Their parents are immigrants to the United States. They are kids who live between two worlds -- their parents' homeland and the U.S. For many of them, they feel most "American" at school. It can be tricky balancing both worlds. In this report, produced by Beth Mendelson, Arash Arabasadi tells us about one Afghan-American student who seems to be coping -- one shot at a time.
    Video

    Video Newest US Citizens, Writing the Next Great Chapter

    While universities across the United States honor their newest graduates this Friday, many immigrants in downtown Manhattan are celebrating, too. One hundred of them, representing 31 countries across four continents, graduated as U.S. citizens, joining the ranks of 680,000 others every year in New York and cities around the country.
    Video

    Video Vietnam Sees Strong Economic Growth Despite Incomplete Reforms

    Vietnam has transformed its communist economy to become one of the world's fastest-growing nations. While the reforms are incomplete, multinational corporations see a profitable future in Vietnam and have made major investments -- as VOA's Jim Randle reports.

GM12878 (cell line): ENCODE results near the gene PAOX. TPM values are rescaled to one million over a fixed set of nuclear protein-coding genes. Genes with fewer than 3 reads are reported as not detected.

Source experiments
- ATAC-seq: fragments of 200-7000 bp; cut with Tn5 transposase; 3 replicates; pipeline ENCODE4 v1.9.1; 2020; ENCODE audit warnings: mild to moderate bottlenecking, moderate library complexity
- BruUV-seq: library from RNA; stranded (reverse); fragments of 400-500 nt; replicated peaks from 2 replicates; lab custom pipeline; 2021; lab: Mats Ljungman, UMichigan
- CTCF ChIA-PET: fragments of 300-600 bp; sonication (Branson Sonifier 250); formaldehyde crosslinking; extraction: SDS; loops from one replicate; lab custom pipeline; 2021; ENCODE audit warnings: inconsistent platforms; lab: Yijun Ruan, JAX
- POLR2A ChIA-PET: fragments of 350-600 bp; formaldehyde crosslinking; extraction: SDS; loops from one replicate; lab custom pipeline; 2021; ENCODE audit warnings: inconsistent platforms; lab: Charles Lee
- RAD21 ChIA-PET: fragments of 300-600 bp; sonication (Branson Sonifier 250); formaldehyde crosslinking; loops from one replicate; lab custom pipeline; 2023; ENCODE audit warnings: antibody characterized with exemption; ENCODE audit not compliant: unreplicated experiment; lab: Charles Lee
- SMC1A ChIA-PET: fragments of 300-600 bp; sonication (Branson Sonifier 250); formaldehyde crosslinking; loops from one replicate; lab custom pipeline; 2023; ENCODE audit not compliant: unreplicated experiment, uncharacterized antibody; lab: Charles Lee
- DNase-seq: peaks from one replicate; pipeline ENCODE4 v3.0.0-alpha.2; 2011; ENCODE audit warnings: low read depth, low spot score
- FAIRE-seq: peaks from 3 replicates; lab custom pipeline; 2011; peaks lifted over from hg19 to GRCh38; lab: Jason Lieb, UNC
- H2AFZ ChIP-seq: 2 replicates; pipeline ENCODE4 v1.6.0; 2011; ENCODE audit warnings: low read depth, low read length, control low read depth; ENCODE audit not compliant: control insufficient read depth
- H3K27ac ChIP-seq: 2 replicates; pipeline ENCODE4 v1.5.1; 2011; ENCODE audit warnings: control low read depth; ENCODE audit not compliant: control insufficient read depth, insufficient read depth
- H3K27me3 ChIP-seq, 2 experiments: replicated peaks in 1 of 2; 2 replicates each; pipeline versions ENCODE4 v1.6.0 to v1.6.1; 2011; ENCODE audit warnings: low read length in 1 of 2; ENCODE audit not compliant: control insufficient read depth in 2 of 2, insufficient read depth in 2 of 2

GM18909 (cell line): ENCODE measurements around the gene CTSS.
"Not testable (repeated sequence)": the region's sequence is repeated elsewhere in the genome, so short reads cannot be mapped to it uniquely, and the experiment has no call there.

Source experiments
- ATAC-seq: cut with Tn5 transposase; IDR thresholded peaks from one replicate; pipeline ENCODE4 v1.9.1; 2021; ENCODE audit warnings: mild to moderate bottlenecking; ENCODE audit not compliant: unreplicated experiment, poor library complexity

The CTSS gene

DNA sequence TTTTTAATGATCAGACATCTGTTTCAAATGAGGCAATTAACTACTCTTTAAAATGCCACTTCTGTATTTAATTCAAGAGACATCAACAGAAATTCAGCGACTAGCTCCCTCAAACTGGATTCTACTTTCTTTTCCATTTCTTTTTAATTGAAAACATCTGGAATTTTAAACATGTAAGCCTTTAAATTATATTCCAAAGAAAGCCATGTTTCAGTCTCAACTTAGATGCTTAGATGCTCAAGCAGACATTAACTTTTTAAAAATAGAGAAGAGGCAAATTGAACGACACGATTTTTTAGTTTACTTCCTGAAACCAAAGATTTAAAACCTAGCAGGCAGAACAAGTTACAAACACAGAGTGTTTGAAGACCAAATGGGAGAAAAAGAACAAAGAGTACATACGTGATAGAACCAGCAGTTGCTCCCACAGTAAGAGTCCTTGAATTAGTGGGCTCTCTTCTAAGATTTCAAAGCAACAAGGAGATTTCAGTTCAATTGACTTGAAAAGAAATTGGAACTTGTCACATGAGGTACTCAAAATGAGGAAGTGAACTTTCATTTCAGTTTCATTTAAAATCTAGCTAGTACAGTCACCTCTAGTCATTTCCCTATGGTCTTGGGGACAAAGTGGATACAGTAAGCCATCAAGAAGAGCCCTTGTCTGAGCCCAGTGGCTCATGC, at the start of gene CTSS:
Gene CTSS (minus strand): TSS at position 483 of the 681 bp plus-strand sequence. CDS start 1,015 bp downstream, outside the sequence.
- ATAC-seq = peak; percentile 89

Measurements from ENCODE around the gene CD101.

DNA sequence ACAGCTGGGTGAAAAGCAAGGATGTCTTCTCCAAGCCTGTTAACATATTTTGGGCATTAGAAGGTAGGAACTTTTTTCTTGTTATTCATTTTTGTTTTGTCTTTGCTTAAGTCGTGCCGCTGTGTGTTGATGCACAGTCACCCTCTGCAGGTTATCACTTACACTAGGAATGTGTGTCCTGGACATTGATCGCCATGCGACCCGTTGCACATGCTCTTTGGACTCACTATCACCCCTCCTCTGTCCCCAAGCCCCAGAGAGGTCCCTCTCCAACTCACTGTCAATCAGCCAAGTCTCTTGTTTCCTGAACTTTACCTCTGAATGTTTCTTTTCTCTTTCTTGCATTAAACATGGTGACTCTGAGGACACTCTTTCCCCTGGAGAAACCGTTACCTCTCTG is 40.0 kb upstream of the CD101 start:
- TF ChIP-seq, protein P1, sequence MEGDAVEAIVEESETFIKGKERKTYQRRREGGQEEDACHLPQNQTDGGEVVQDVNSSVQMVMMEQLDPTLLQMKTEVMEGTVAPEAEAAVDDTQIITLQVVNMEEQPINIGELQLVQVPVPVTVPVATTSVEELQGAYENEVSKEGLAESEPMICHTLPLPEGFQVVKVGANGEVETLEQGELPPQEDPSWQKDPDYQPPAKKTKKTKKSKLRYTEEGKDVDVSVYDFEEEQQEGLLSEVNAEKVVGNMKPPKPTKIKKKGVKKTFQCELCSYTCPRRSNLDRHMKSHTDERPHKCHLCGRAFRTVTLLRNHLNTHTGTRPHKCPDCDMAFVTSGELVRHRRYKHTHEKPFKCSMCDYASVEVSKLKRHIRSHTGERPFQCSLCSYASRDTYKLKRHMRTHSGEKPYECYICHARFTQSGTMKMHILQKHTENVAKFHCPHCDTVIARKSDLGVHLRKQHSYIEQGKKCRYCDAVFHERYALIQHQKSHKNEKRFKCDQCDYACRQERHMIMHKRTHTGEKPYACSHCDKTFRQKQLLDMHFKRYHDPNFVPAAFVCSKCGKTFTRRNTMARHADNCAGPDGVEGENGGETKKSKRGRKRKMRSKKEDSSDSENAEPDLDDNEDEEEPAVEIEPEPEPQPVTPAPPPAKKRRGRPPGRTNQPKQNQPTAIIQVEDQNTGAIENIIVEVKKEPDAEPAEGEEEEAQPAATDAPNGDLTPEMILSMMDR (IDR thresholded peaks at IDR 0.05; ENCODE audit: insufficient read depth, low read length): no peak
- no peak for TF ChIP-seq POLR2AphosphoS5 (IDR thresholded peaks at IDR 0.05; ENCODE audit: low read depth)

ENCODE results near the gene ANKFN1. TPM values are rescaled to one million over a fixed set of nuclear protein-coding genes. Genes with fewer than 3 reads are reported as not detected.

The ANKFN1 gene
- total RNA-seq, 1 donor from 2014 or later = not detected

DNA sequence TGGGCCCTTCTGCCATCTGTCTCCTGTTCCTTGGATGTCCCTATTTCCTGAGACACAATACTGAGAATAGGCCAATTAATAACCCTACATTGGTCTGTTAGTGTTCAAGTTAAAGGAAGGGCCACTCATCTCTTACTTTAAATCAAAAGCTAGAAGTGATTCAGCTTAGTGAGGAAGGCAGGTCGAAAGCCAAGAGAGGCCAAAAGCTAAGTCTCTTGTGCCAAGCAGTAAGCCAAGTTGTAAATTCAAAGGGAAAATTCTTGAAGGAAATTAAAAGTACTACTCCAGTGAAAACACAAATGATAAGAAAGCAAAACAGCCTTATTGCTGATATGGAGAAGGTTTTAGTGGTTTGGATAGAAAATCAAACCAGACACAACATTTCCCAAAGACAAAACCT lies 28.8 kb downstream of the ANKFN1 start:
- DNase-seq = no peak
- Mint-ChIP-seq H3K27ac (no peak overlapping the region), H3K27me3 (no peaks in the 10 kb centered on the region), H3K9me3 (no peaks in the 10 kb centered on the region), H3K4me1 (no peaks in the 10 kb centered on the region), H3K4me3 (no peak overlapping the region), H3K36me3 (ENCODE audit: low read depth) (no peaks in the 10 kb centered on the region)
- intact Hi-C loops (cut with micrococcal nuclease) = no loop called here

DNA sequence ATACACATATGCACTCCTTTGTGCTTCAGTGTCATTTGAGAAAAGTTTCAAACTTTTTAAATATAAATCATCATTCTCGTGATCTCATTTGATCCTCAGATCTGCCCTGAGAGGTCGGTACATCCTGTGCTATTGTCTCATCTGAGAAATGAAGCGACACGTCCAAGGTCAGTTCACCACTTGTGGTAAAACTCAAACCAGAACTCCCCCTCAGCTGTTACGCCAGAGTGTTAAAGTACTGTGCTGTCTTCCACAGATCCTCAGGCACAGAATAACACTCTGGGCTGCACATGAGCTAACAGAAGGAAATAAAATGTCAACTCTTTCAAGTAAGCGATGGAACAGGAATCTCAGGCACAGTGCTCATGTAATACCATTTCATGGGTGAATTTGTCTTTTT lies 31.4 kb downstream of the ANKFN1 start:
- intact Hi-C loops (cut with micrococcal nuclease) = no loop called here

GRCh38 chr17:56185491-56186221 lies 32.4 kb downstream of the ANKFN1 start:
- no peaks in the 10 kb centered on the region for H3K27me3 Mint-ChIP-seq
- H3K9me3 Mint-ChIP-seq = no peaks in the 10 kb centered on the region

Video

    Video Qatar Denies World Cup Corruption

    The head of Qatar’s organizing committee for the 2022 World Cup insists his country's bid to host the soccer tournament was completely clean, despite the corruption scandals that have rocked the sport’s governing body, FIFA. Hassan Al-Thawadi also said new laws would offer protection to migrants working on World Cup construction projects. VOA's Henry Ridgwell reports.
    Video

    Video Infrastructure Funding Puts Cambodia on Front Line of International Politics

    When leaders of the world’s seven most developed economies meet in Japan next week, demands for infrastructure investment world wide will be high on the agenda. Japanese Prime Minister Shinzo Abe’s push for “quality infrastructure investment” throughout Asia has been widely viewed as a counter to the rise of Chinese investment flooding into region.